In lesson one, we learned about safety guidelines, products, and most importantly, how to build a practice blank or a design tool. In lesson two, we learned how to take our ideas and develop them into concept boards. I also gave you my definition of the grimdark style, which I will discuss later in this article.
First, I wanted to touch on the order of processes in case of confusion due to how the information has been presented thus far. Even though I talked about and we practiced making blanks in the first video, that step would actually fall into place after the concept phase. So, of course, when we sit down with a new project, we should take our ideas and narratives into the concept/inspiration phase as the first step and then develop those concepts via the practice blank as the second step.
If you haven’t guessed it yet, in our third lesson this coming Friday, I will be demonstrating how to make blanks based on our concepts. I will also be demonstrating when it is better to work with bits or model parts instead of the blank. I typically use bits or model parts as design tools to figure out the “key elements” that I want in my final work. So, you may be wondering, “what do you mean by key elements?” For example, I have specific design tropes in mind for my Headhunters. I want the shoulder areas of my characters to have a very distinct styling with stacks of skulls skewered by long mundane spikes. I also want to incorporate a lot of roping into my designs. The idea will be to build an example or two of these shoulders using bits and other items until I come to something that looks the way I want.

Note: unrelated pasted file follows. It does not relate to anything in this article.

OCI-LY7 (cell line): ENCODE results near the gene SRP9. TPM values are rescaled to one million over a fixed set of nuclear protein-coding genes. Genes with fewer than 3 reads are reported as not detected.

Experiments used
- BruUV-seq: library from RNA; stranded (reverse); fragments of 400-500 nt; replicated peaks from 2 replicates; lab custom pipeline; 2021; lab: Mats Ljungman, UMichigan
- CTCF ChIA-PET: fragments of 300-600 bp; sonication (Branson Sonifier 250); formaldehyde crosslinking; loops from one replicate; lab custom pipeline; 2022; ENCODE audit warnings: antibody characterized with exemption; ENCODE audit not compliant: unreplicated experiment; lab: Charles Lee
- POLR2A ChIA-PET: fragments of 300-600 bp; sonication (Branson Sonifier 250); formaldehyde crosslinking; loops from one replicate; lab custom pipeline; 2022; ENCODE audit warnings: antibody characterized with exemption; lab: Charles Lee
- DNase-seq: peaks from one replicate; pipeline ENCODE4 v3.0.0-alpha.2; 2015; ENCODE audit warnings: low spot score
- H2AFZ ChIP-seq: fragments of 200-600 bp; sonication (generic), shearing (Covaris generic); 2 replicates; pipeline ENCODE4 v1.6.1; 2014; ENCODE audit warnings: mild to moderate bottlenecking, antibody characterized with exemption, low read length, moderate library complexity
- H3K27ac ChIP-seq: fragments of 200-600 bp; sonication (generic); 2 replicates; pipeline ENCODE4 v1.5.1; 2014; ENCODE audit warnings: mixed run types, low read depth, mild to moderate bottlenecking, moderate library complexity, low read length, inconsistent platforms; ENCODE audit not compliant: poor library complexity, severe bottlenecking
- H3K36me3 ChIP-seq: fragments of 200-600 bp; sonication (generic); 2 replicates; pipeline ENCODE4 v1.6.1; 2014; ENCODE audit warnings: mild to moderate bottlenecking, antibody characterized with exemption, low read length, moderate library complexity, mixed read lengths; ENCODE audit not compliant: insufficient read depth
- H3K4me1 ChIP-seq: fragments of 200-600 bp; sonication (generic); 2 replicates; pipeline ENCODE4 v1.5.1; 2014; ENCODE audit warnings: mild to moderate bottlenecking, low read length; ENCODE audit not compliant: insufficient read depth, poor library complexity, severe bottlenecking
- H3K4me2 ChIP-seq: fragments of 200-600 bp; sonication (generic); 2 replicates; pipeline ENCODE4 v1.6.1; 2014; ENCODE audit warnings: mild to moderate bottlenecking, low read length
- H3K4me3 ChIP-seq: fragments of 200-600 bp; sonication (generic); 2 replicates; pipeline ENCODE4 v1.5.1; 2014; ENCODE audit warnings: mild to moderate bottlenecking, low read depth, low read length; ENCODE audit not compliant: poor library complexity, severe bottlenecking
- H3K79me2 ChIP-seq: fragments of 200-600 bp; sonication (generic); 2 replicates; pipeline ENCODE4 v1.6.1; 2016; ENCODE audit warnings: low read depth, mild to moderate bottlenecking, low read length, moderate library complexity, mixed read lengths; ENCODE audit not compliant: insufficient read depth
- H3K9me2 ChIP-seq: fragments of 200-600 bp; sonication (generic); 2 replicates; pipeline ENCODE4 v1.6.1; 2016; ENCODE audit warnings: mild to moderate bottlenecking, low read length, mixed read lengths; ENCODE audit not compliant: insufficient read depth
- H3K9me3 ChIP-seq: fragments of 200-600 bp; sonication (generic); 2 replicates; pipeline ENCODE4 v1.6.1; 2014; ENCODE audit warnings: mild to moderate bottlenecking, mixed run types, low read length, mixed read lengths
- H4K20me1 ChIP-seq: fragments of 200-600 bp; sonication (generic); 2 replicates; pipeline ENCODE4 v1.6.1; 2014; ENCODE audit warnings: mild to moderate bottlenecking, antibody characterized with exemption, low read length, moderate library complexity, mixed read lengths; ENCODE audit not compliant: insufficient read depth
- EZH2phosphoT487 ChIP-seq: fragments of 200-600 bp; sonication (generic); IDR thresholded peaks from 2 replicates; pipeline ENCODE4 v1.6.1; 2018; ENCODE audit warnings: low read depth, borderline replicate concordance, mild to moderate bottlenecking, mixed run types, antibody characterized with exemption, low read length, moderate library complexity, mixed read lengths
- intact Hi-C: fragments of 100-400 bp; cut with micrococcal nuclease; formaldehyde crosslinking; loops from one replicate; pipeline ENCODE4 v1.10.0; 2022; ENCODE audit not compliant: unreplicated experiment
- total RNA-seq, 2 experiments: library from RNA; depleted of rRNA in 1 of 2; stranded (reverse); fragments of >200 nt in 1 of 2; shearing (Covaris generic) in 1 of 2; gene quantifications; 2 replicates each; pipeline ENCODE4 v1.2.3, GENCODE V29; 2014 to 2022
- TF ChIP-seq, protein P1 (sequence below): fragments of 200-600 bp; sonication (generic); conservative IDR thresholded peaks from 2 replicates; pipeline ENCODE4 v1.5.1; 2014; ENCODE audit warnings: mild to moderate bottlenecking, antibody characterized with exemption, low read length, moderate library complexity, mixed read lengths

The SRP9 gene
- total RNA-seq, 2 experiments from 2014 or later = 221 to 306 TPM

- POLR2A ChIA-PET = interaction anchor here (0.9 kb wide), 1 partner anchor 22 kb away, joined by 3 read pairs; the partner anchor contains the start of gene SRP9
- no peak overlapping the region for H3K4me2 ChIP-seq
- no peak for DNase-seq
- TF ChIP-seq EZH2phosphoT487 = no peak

The Grimdark Style
“The grimdark style is derived from the dark and dystopian environments of a war-torn far future (or fantasy realm in the case of Age of Sigmar) and the effects that those same environments would have on the characters that dwell within them. Thus, the implementation of the grimdark style is to seek out an accurate representation of those environments, characters, moods, and narratives.”
In this definition, I am specifically referring to the grimdark style as it pertains to Warhammer. That is not to say that the grimdark style or those moods and narratives only relate to Warhammer. Dark and Dystopian are the keywords here, and we can apply those tags to many sub-genres within the realm of fiction. Let’s look at a sci-fi-cyberpunk setting, for example, and see what a grimdark styling of it would look like.
When we look to find images of a grim and dark Cyberpunk world, it turns out to be pretty easy to track down exactly what we are looking for. Cyberpunk or Cyber Futurism is inherently grimdark due to its token “high-tech low-life” style, which can easily be associated with the words dark and dystopian. After some research, I found that I could easily find dark-dystopian imagery and stories in almost all of the fiction sub-genres. I think it’s safe to say that a grimdark style can be applied to most genres, and it turns out that it’s not that hard of a style to define afterall. If we compare the above images to Warhammer, we could certainly say that they are both grimdark, only in different ways. Warhammer is more of a gothic dystopian future, while the above images are more of a sci-fi or cyberpunk dystopia.
If I were to rephrase my definition of the grimdark style, I would say that Grimdark is simply dark and dystopian. Even when put as simply as that, there is nothing vague about it.